It’s extra vulnerable to being crushed when wind and rain come. So you would have to care for it as you would any fragile thing in your life.

Examine your present circle of support. Family, friends, mates. And ask these questions:

Are they supporting your fragile tiny seedling to flourish? Or, are they stomping on your growth?

Sometimes, you’ve to clear space for someone or something new to emerge. It’s hard but you’ve to do that in order to heal and grow.

Know the people who deserve your time. Find them, wherever they are. You need them. They’ll protect and nurture you till you become stronger.

A Science-Backed Stress Reliever

There is robust scientific evidence establishing a scientific link between spirituality and mental health.

For example, a scientific and medical review of 148 published studies in 2002 with over 98,000 subjects sought to determine a connection between spirituality and mental health.

Here’s the authors’/researchers’ overwhelming conclusion: the more spiritual a person is, the greater the positive effects on his or her mental health.

Also, another study was published in the Journal of Aging and Health in 2009, with 800 enrolled subjects and 8 years follow up.

The researchers found that being spiritual and having church attendance gave people a stronger sense of purpose and lesser tendencies to depression.

The American Journal of Psychiatry backed this up with a 10-year landmark study in 2012, claiming that spirituality has a protective effect – 76% less risk to develop genetic or familial depression.

Noted Harvard psychologist, Dr. Gordon Allport, based on numerous scientific evidences and studies such as these, asserted that spirituality or faith is indeed a psychological necessity for mankind.

From the mental health perspective, spirituality gives a struggling or traumatized individual with supportive life-giving guidelines. To find meaning and direction for his or her existence.

The faith of a person is a science-backed stress reliever.

It allows one to weather all storms while exploring the healing of his or her deepest internal wounds that affect perspective and functioning.

Truly, spirituality is the most natural thing there is.

It’s simply your own conscious awareness of your self to be more than physical or material … that you’ve a soul where your real essence lies.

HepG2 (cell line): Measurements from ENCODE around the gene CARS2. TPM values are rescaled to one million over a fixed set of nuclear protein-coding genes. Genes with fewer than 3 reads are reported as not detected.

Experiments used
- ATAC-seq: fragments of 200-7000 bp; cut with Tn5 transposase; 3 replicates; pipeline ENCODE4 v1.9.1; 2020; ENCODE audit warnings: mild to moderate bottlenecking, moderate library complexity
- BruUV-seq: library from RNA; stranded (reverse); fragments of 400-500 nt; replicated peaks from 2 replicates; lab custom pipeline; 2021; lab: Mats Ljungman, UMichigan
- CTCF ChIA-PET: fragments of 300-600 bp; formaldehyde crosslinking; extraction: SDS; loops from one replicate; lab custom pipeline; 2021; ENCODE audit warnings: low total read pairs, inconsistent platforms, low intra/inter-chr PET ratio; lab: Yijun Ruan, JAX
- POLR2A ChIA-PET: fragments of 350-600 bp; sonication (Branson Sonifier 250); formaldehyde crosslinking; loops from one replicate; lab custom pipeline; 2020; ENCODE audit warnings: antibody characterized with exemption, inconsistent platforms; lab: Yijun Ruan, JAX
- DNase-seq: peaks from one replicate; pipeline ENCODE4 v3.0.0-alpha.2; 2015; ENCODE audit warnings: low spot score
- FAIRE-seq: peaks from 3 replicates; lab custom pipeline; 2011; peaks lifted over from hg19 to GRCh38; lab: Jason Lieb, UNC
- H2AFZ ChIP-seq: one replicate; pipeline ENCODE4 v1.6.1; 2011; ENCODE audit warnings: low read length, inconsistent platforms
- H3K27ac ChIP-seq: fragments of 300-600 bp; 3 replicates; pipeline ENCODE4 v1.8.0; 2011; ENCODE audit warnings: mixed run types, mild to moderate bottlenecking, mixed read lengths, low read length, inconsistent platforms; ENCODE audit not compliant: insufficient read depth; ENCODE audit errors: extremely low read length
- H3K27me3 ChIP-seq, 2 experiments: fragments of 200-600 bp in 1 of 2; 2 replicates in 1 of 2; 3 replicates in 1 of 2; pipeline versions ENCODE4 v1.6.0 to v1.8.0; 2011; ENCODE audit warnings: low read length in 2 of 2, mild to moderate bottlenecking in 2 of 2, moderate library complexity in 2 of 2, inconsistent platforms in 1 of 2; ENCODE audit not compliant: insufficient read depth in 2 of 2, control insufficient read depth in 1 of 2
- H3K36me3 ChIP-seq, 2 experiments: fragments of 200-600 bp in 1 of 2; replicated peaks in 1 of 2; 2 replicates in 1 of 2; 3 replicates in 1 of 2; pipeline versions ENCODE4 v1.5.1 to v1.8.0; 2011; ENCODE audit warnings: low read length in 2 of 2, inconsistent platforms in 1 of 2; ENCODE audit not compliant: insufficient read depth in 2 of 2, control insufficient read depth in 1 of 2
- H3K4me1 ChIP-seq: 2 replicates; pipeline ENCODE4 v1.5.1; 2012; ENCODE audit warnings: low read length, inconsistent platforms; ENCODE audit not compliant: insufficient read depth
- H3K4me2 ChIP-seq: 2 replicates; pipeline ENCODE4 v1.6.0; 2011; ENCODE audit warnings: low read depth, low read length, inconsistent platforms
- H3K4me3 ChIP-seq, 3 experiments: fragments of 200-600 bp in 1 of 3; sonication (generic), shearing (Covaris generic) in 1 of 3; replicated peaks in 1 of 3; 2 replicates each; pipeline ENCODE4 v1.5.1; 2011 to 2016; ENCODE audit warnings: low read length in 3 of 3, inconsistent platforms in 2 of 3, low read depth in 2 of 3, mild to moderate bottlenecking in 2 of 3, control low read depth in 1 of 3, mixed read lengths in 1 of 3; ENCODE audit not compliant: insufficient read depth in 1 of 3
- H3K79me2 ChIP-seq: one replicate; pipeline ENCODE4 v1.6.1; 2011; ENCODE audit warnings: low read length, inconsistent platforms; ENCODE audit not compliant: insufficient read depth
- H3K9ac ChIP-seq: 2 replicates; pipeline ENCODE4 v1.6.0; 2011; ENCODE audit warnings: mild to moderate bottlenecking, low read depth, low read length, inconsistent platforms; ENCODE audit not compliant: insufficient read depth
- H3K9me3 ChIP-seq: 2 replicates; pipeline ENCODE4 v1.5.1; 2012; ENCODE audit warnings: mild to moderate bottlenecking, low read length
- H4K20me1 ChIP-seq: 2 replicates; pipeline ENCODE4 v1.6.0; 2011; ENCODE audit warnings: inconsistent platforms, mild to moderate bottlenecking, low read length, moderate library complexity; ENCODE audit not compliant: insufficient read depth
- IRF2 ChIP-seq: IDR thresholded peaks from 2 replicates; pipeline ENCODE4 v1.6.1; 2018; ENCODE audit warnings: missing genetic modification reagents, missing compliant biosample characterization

Do you really want to be free?

Therapy is freedom work. It affirms and protects everyone’s God-given right to be free.

Yet I found that a lot of individuals, couples, families, and even cultures still choose to remain oppressed. Even when they realize they need to be free.

Slavery and oppression has become their home.

“I’ve a right to do whatever I want to do with her, she’s my wife,” said Ric in a marital session with his wife, Donna, of 20 years.

All throughout their marriage, Donna endured her husband’s physical beatings and verbal abuses. Sexually, she’s often overpowered and forced.

For such a long time, she never knew how or had the courage to set her self free. She made her husband’s slavery and oppression of her her home.

Slavery and oppression are of various kinds. This case is domestic/marital.

Other kinds are: political, economic, psychological or emotional, addiction, racial, parental, religious, corporate, informational, injustice to the poor, among others.

I find it appalling to see how much an oppressor, dictator, or slavemaster is able to control and dominate a victim’s life. He abuses and suppresses the victim down.

And the victim just submits and thinks it’s the way it is to be. Until the he or she feels at home to remain an oppressed slave.

I’m reminded of this man enslaved by drugs and vices. “I can’t help it!,” he claimed. When he lost everything, hit bottom, he finally chose to find ways to rehabilitate.

No oppressor wants a slave to be free. The slave has to awaken and fight to be free.

As Dr. Martin Luther King Jr. once declared, “Freedom is never voluntarily given by the oppressor; it must be demanded by the oppressed.”